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Holbach, Paul Heinrich Dietrich, Baron

HOLBACH, PAUL HEINRICH DIETRICH, BARON D' (1723- 1789), French philosopher and man of letters, of German origin, was born at Heidelsheim in the palatinate in 1723. Of his family little is known; according to J. J. Rousseau his father was a rich parvenu, who brought his son at an early age to Paris, where the latter spent most of his life. Much of Holbach's fame is due to his intimate connexion with the brilliant coterie of bold thinkers and polished wits whose creed, the new philosophy, is concentrated in the famous Encyclopedic. Possessed of easy means and being of hospitable disposition, he kept open house for Helvetius, D'Alembert, Diderot, Condillac, Turgot, Buffon, Grimm, Hume, Garrick, Wilkes, Sterne, and for a time J. J. Rousseau, guests who, while enjoying the intellectual pleasure of their host's conversation, were not insensible to his excellent cuisine and costly wines. For the Encyclopedic he compiled and translated a large number of articles on chemistry and mineralogy, chiefly from German sources. He attracted more attention, however, in the department of philosophy. In 1767 Chrhtianisme devoile appeared, in which he attacked Christianity and religion as the source of all human evils. This was followed up by other works, and in 1770 by a still more open attack in his most famous book, Le Systeme de la nature, in which it xni. 19 is probable he was assisted by Diderot. Denying the existence of a deity, and refusing to admit as evidence all a priori arguments, Holbach saw in the universe nothing save matter in spontaneous movement. What men call their souls become extinct when the body dies. Happiness is the end of mankind. " It would be useless and almost unjust to insist upon a man's being virtuous if he cannot be so without being unhappy. So long as vice renders him happy, he should love vice." The restraints of religion were to be replaced by an education developing an enlightened self-interest. The study of science was to bring human desires into line with their natural surroundings. Not less direct and trenchant are his attacks on political government, which, interpreted by the light of after events, sound like the first distant mutterings of revolution. Holbach exposed the logical consequences of the theories of the Encyclopaedists. Voltaire hastily seized his pen to refute the philosophy of the Systeme in the article " Dieu " in his Dictionnaire philosophique, while Frederick the Great also drew up an answer to it. Though vigorous in thought and in some passages clear and eloquent, the style of the Systeme is diffuse and declamatory, and asserts rather than proves its statements. Its principles are summed up in a more popular form in Bon Sens, ou idees naturelles opposees aux idees surnalurelles (Amsterdam, 1772). In the Systeme social (1773), the Politique naturelle (1773-1774) and the Morale universelle (1776) Holbach attempts to rear a system of morality in place of the one he had so fiercely attacked, but these later writings had not a tithe of the popularity and influence of his earlier work. He published his books either anonymously or under borrowed names, and was forced to have them printed out of France. The uprightness and sincerity of his character won the friendship of many to whom his philosophy was repugnant. J. J. Rousseau is supposed to have drawn his portrait in the virtuous atheist Wolmar of the Nouvelle Helo'ise. He died on the 21st of January 1789.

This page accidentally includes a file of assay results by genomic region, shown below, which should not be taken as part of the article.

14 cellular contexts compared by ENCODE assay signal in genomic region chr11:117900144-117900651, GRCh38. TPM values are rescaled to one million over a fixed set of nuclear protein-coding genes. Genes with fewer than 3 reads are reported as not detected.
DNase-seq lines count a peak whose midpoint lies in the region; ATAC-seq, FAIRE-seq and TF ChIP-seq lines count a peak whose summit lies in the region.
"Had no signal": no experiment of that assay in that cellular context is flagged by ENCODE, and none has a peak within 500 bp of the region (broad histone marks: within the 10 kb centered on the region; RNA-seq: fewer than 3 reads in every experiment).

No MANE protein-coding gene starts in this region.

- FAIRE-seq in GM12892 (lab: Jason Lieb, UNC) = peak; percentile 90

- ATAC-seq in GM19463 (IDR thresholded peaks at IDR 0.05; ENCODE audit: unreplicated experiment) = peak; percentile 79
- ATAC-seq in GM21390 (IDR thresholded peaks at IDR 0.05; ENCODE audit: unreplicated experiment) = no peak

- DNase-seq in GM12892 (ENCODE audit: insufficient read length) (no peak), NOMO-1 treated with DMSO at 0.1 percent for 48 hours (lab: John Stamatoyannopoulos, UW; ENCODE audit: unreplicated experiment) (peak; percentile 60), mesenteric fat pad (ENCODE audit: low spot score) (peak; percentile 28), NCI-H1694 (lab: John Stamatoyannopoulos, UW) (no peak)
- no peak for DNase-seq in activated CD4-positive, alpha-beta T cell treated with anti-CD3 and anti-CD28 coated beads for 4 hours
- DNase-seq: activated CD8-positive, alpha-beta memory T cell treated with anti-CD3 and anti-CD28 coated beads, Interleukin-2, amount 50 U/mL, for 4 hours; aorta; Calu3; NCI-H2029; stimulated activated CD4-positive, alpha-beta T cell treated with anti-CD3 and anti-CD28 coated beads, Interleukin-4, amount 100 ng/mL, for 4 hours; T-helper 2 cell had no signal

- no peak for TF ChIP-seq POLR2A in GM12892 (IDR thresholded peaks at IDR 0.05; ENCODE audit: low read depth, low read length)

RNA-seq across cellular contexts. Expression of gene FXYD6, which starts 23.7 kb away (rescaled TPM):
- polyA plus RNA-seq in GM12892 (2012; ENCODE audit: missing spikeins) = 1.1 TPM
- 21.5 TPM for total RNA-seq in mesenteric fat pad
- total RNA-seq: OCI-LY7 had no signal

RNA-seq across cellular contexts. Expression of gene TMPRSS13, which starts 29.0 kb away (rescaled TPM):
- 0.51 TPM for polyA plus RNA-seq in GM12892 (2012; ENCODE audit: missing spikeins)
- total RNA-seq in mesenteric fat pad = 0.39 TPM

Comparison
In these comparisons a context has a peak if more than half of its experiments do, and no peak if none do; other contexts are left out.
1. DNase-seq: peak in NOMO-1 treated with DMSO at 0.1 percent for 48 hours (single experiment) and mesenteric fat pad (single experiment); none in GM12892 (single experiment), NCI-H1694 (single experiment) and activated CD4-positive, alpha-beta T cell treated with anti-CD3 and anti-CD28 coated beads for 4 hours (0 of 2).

Holbach is also the author of the following and other works: Esprit du clerge (1767); De I' imposture sacerdotale ( 1 767) ; Pretres demasques (1768); Examen critique de la vie et des ouvrages de St Paul (1770); Histoire critique de Jesus-Christ (1770), and Ethocratie (1776). For further particulars as to his life and doctrines see Grimm's Correspondance litteraire, etc. (1813); Rousseau's Confessions; Morellet's Memoires (1821); Madame de Genlis, Les Diners du Baron Holbach; Madame d'Epinay's Memoires; Avezac-Lavigne, Diderot et la societe du Baron d' Holbach (1875), and Morley's Diderot (1878).

Note - this article incorporates content from Encyclopaedia Britannica, Eleventh Edition, (1910-1911)

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